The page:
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Great Conductors - Talich
Josef SUK (1874-1935)
Sokol March: Into a New Life Op. 35c [6:04]
Serenade for Strings in E flat Op. 6 [28:07]
Antonín DVOŘÁK (1841-1904)
Symphony No. 6 in D Op. 60 [44:24]
Czech Philharmonic Orchestra/Vaclav Talich
rec. Abbey Road Studio No 1, London 22-23 November 1938 NAXOS HISTORICAL 8.112050 [78:35]

Experience Classicsonline

These recordings, as the surprisingly entertaining liner-notes tell us, very nearly did not happen. The members of the Czech Philharmonic Orchestra were, in November 1938, nearly all enlisted in the Czechoslovak army, scattered across various military outposts on the nation’s borders during the run-up to World War II. Seven weeks after Hitler annexed the Sudetenland and four months before he grabbed the rest of Czechoslovakia, a brief window of opportunity opened up in which the orchestra members were given leave to pack their instruments for a short trip to London. The arrangements were made by Jan Masaryk, Czechoslovak envoy to London and a future Supraphon pianist himself.

In a matter of just two days Talich and his orchestra hunkered down in the EMI Abbey Road Studios and recorded Dvorák’s Sixth and Seventh Symphonies, plus Josef Suk’s Serenade for Strings and Sokol March. All those recordings are here except the Seventh, which was released by Naxos on a previous CD coupled to a 1935 version of the Eighth. The Czechs being, even then, one of the finest orchestras in the world, there is no sign of hurry, no evidence of sloppy playing or lack of preparation, no need for more rehearsal time. I have grown sick of the cliché of performers having music ‘in their blood,’ but there are few recordings for which that phrase would be more appropriate.

In the Suk Serenade, which sounds so plainly lovely but is in fact hard to conduct right, Talich thankfully avoids any temptation to rush or hurry the music. This is the trap into which Christopher Warren-Green and the London Chamber Orchestra fall on Virgin Classics; another trap is restraint, or an unwillingness to let the music be as pretty as possible, and here the guilty parties are Volker Hartung and the European Philharmonic on Profil.

No, this is a lovely, very romantic performance, one in which the soloists - violin and cello in the first movement, two violins and cello in the slow movement - indulge in frequent portamenti and the overall speeds convey a just-right sense of youthful charm and the peace of the outdoors. Mark Obert-Thorn’s transfer is vastly superior to EMI’s own re-mastering, which cleaned up the hiss but at the expense of clarity. The Naxos recording features less in the way of shrill first violins and greater presence for the rest of the band. This is, alongside the Capella Istropolitana recording under Jaroslav Krcek on Naxos (the first Naxos disc I ever owned), one of the great performances of the Suk Serenade, and there is room on my shelf for both. Talich’s recording of the brief, exuberant Sokol March, currently unavailable anywhere else (previously recorded by Altrichter, Kubelik and Klima), makes a festive opener.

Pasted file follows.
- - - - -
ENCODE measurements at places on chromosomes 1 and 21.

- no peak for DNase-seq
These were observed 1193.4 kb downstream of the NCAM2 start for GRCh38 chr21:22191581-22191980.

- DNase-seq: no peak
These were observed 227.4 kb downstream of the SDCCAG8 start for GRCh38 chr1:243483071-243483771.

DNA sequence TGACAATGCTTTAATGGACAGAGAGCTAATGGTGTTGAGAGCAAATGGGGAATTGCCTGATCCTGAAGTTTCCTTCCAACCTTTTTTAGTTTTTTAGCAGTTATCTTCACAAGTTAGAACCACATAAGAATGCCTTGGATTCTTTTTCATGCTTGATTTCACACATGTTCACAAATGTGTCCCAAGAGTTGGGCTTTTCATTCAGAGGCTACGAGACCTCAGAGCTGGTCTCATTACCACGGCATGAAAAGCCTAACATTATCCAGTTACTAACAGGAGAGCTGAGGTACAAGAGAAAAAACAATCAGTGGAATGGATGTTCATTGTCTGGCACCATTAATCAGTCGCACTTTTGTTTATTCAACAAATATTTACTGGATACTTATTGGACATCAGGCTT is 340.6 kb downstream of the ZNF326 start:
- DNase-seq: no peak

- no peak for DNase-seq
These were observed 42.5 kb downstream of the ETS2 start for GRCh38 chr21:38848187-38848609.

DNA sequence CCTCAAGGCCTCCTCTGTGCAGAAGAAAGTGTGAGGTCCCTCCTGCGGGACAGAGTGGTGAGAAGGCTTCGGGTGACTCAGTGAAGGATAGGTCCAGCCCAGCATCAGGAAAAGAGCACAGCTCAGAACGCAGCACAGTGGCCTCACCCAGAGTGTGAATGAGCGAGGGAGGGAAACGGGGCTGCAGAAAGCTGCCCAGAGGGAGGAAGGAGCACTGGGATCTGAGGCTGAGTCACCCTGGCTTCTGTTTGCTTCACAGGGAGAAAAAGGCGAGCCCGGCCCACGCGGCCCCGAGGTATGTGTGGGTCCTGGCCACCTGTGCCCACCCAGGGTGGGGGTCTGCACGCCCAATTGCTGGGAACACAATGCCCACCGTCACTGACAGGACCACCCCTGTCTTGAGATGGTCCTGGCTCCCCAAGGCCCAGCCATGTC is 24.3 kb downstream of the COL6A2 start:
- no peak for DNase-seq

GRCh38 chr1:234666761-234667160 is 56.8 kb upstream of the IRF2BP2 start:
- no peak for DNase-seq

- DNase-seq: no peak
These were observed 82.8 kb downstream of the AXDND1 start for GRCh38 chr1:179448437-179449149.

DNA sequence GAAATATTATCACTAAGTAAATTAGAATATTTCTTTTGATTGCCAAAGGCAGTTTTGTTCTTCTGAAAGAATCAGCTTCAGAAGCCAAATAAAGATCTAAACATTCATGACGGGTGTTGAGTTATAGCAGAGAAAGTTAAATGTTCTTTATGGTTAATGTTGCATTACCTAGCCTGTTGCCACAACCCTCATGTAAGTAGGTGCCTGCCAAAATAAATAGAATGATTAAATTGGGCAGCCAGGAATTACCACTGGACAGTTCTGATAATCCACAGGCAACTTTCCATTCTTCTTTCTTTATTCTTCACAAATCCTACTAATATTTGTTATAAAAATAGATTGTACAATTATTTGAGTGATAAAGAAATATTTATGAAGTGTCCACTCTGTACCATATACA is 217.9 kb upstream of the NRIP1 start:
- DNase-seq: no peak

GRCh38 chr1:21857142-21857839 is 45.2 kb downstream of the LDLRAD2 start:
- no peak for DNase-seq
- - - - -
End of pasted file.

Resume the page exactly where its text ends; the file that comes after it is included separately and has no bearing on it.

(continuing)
Now, on to the main course: Dvorák’s Sixth. The opening bars are slow, dangerously slow maybe, but the Czech Philharmonic is just getting ready. This is, above all, a performance in the classic romantic style, very generous in rubato and phrasing, very flexible in tempos. Nowhere are its merits more apparent than in the slow movement, at 13:28 the slowest I have ever heard this music (compare to 12:18 for Mackerras, 11:30 for Kubelík and Kertesz, 11:01 for Ancerl, or 10:13 for Suitner). But, against expectations, I actually found myself more engaged by the music than in any more hurried performance: Talich invites us to lap up every gorgeous woodwind solo at a pace which enables us to savour them.

And lest you think that the slow timing is the product of lethargy, the finale, by contrast, is given one of the fastest and most exciting renditions I know, a full two minutes faster than Mackerras or Kubelík. The string fugato at the beginning of the coda loses some of its clarity and heft at this speed, but there is certainly no lack of thrills. The only other major fault I can find with this performance is the near-total lack of presence for the timpani, which in the first movement might as well not exist. Unfortunately, I do not have the Supraphon reissue of this performance to compare sound quality.

All in all, these are great performances by any standard, historical or not, with the Dvorák slow movement going to the top of my list and the Suk a delight from beginning to end. With playing this marvellous, and this idiomatically Bohemian, captured in re-mastered sound this easy to enjoy, and the excellent booklet notes are a bonus. Lovers of Czech music ought to hear this no matter how many recordings of these works they already own.

Brian Reinhart

















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